I have been trying to be more open about my infertility to people, to explain to them about where we are at and what we have gone through. I have found that the men I have talked to or my husband has mentioned things to, seem to have more compassion then the women. I had a conversation with a friend whose wife is expecting. He asked me the standard question as to when Steve and I are having children. I told him that we can’t and and after a pretty lengthy conversation about it he said that he learned so much from me that day. He has been married for four years and the first three years they weren’t ready for children and just wanted to enjoy their first few years of marriage – child free. He was asked over and over and over again as to when they were going to get pregnant – he told me he couldn’t imagine if they were actually trying at that time and couldn’t conceive – what that would have felt like to be asked numerous times when they were going to have a baby. He said it would have been a knife in the heart each and and every time. He said he will never ask someone that question again after talking to me. It made him realize that not everyone out there is as fortunate as he and his wife and that one simple question can cause so much pain for someone.

  3. CiCi Says:

    So very true that not every moment needs to be a teaching moment. I’m glad you said that. This whole thing is just a work in progress and while some are easily able to voice their feelings, it’s not so easy for others. We all have different ways of dealing with this and not one way is right over another. It’s a journey. I’ve been voicing my hurt to more people but the funny thing is that their response doesn’t change. The looks of “I don’t understand” are still there. So I’d just say that if you are going to speak, don’t expect others to “get it”. Speak up because you need to get it off your chest and let others know…not because you have high hopes for the others to all of a sudden understand. That part is hard. And I fear it will take longer for them to understand all of this…one step at a time though, I know.

    • Kellie Says:

      One of my biggest struggles is people not “getting it”. My DH keeps telling me that no one will really get it unless they walk in our shoes, but I still get so frustrated and angry and I just want to make them understand. I guess he is right and I have to learn to let that go.

  4. mina Says:

    I’ve been trying to tell people some facts about my situation (rather than personal emotions) but so far i have only managed with close friends. I really itch to stand up and talk about why some women never have children even in a more public context. But there are several problems. Of course there is the fear of being told that i was a frustrated spinster and it’s all my own fault etc. blahblah. Now i wouldn’t mind having to answer that – if it didn’t mean that i would then have to “tell on” my ex-partner who simply was impotent – he had both erectile problems and low sperm quality – and apart from/in addition to that changed his mind about having children halfway through TTC and infertility treatement. Btw I will never know if he changed his mind because he felt bad about his own infertility: He never said, so I’ll never now if it was the strain of infertility, or if he didn’t just truly change his mind about children, or even simply had gotten bored of the relationship with me. So THAT is the “truth” i would have to tell people and I feel it’s not possible because i would tell something very intimate about a person who isn’t there.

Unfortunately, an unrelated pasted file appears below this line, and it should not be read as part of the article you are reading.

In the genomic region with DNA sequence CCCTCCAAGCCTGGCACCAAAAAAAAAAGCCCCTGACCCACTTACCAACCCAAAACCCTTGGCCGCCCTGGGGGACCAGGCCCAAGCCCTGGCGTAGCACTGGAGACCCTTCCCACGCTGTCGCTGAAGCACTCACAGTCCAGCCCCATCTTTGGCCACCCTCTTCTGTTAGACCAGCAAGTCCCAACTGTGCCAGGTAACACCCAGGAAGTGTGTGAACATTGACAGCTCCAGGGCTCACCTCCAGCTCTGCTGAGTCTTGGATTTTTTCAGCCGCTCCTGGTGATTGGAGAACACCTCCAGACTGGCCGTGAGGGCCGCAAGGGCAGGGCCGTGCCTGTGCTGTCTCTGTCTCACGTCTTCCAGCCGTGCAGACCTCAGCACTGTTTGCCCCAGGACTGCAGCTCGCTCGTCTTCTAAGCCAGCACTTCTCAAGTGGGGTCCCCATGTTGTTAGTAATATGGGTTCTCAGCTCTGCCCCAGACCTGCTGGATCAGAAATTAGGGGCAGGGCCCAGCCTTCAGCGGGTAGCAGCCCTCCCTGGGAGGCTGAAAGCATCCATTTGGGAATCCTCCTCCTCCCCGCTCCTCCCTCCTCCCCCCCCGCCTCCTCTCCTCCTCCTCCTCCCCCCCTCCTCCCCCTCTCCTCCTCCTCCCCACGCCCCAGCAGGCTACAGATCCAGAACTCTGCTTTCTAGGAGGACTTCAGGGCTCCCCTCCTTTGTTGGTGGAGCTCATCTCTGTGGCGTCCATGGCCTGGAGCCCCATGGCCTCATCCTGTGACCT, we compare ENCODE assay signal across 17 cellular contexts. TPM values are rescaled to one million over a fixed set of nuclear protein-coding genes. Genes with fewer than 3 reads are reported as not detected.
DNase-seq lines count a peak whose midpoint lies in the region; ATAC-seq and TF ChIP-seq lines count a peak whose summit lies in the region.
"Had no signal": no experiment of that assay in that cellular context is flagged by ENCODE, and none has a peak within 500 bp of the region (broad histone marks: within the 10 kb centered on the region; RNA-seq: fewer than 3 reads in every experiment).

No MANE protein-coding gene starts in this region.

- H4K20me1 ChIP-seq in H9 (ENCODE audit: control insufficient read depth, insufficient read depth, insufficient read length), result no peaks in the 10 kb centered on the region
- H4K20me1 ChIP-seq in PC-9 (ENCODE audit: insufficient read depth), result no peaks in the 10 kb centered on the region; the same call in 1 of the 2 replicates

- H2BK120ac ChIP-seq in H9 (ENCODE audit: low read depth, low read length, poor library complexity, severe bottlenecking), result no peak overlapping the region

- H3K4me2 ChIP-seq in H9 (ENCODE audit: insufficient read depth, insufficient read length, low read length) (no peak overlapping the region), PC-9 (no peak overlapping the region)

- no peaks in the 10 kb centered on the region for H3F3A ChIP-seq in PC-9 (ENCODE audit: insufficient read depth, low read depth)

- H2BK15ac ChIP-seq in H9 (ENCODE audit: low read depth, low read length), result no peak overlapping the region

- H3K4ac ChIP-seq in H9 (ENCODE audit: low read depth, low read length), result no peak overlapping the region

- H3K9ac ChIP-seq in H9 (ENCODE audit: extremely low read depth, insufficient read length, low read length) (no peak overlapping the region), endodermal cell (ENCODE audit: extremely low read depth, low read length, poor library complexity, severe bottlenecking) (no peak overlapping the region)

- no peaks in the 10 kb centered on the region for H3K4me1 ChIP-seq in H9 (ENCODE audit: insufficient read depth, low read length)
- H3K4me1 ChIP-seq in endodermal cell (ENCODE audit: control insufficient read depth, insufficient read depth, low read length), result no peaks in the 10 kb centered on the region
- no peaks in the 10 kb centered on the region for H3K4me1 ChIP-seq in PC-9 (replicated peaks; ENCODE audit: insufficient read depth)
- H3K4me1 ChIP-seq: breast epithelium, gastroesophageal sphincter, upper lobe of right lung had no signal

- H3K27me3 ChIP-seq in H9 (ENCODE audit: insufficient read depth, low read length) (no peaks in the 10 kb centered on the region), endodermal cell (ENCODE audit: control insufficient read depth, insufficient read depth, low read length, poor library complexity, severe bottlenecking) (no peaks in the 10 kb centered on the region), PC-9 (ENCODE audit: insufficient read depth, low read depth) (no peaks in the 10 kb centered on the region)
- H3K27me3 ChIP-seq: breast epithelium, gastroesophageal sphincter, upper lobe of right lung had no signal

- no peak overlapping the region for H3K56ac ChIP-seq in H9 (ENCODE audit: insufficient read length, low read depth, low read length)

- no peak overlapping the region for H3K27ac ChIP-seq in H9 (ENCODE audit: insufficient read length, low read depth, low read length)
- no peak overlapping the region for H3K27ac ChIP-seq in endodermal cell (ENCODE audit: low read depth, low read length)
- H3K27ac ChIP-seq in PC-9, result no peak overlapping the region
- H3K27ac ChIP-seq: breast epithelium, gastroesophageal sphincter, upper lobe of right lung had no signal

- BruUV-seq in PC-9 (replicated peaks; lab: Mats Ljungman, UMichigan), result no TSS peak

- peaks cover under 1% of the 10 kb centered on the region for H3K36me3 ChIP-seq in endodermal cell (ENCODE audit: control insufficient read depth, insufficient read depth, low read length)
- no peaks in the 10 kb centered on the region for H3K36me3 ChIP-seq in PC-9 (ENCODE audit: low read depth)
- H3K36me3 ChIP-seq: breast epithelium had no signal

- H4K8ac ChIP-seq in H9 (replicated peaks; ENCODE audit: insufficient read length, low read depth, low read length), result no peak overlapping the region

I find this VERY frustrating.

  5. Andrea Says:

    I’m very happy to say that at least for now, I am able to speak about our fertility struggles with other people. It may very well be because a little over a week ago I quit my stressful job. I found a part-time position where I will not have as many responsibilities so I can take better care of myself and the hubby at home. For those who may not know, I have been diagnosed with premature ovarian failure, which deeply affects my strength level and ability to cope with stress. When I talked to my boss (who thankfully understood why I was quitting since he knows of our struggle), he advised me to come up with a reason for why I had chosen to quit, in case anyone else asked. He was trying to prepare me for the questions, and he knew that up until now, our struggle had been a private one. After pondering what I’d say, I decided I had nothing more to hide. So each time I have been asked, I have revealed our deep, painful secret. Contrary to what I expected, talking about it has been very cathartic and dare I say empowering. The weight is slowly being lifted off my shoulders.